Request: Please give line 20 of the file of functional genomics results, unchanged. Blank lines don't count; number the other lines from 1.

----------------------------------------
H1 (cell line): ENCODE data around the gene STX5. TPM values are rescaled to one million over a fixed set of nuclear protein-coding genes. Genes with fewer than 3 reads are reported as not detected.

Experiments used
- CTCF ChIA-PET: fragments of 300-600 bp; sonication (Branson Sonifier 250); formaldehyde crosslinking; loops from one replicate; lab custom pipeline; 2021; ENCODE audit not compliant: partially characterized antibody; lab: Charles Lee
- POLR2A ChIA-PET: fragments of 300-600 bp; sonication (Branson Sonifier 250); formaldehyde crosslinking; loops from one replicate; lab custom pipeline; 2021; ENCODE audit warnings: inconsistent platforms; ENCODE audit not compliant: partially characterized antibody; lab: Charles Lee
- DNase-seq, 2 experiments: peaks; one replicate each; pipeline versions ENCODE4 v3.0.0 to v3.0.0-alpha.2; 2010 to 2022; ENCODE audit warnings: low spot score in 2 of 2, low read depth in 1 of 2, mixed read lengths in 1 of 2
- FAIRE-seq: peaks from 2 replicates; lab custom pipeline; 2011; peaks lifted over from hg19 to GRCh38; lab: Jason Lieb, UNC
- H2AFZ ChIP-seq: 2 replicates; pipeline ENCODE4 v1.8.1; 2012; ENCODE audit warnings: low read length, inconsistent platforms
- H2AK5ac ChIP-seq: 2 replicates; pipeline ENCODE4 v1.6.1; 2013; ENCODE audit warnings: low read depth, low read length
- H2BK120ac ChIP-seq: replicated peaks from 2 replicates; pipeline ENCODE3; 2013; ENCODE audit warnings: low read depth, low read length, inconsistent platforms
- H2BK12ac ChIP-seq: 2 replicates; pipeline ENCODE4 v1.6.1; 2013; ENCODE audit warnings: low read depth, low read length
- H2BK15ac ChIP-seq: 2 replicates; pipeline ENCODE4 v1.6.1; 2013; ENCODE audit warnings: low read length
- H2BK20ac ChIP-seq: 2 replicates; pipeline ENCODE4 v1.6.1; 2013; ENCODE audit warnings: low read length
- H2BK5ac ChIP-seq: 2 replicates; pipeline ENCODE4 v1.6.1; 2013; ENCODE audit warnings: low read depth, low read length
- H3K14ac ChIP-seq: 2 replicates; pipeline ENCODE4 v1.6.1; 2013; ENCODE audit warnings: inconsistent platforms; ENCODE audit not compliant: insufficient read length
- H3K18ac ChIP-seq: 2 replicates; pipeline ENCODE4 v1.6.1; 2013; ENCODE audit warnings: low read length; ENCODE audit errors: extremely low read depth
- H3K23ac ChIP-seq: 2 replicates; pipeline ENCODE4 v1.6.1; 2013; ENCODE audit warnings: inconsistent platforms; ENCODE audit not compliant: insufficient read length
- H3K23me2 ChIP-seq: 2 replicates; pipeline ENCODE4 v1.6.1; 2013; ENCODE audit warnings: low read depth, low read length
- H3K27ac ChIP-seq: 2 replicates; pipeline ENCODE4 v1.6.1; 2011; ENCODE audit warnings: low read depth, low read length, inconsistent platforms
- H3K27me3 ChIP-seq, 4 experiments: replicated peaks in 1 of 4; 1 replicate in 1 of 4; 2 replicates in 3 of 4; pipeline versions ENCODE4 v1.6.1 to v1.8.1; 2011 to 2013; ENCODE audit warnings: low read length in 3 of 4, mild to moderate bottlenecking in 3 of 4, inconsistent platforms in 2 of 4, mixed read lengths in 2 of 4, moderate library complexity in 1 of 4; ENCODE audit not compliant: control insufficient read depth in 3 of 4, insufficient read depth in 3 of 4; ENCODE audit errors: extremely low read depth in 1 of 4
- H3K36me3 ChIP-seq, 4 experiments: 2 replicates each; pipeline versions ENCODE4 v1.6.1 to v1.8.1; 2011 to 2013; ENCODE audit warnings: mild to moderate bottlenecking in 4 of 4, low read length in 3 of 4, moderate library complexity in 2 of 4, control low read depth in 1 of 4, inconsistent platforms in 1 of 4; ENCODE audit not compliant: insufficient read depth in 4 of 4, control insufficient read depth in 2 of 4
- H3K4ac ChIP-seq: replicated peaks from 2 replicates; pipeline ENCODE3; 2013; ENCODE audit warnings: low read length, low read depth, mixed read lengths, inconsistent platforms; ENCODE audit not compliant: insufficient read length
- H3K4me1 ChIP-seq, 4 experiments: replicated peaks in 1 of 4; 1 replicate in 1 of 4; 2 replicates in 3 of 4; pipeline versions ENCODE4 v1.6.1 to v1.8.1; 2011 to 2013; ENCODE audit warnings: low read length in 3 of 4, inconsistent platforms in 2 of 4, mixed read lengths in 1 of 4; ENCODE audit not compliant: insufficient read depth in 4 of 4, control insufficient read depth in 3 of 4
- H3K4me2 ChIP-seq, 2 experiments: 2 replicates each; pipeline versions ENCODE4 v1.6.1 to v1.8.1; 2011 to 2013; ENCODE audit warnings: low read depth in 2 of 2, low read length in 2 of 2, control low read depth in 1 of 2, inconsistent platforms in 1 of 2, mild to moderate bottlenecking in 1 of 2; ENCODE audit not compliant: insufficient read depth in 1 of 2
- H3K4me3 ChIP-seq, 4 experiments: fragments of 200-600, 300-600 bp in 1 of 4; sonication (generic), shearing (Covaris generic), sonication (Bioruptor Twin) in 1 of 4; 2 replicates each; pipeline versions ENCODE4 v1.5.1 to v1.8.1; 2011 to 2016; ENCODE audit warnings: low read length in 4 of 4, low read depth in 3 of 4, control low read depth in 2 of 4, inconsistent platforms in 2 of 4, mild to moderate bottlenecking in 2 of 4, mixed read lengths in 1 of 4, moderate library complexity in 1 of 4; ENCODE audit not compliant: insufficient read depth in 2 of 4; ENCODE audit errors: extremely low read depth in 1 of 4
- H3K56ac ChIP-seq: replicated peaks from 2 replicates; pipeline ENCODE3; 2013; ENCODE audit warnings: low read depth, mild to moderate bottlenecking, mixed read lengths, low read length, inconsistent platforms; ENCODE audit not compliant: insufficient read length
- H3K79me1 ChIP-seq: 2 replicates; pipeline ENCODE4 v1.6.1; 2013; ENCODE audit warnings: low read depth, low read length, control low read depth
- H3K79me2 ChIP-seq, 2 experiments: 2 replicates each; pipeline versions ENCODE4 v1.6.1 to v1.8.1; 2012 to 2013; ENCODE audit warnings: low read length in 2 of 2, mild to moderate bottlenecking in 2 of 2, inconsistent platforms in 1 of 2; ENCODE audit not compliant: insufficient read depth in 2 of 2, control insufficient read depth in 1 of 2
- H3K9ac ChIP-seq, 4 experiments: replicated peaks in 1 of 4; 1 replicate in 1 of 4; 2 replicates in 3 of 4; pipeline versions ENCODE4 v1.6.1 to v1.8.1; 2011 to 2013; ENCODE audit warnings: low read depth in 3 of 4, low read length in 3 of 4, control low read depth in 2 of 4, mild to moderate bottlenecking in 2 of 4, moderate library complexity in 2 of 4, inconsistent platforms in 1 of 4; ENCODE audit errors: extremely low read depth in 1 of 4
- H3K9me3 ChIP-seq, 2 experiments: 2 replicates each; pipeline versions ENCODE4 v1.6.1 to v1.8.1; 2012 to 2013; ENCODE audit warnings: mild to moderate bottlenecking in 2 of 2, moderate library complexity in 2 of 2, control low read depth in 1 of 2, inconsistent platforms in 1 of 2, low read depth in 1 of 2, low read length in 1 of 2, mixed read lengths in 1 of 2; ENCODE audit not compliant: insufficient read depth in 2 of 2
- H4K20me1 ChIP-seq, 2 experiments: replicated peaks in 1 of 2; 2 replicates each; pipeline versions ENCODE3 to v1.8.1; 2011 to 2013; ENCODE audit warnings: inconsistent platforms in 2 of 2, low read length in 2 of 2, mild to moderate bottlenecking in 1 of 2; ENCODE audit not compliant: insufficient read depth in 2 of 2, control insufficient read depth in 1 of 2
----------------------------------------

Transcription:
- H3K36me3 ChIP-seq, 4 experiments: 2 replicates each; pipeline versions ENCODE4 v1.6.1 to v1.8.1; 2011 to 2013; ENCODE audit warnings: mild to moderate bottlenecking in 4 of 4, low read length in 3 of 4, moderate library complexity in 2 of 4, control low read depth in 1 of 4, inconsistent platforms in 1 of 4; ENCODE audit not compliant: insufficient read depth in 4 of 4, control insufficient read depth in 2 of 4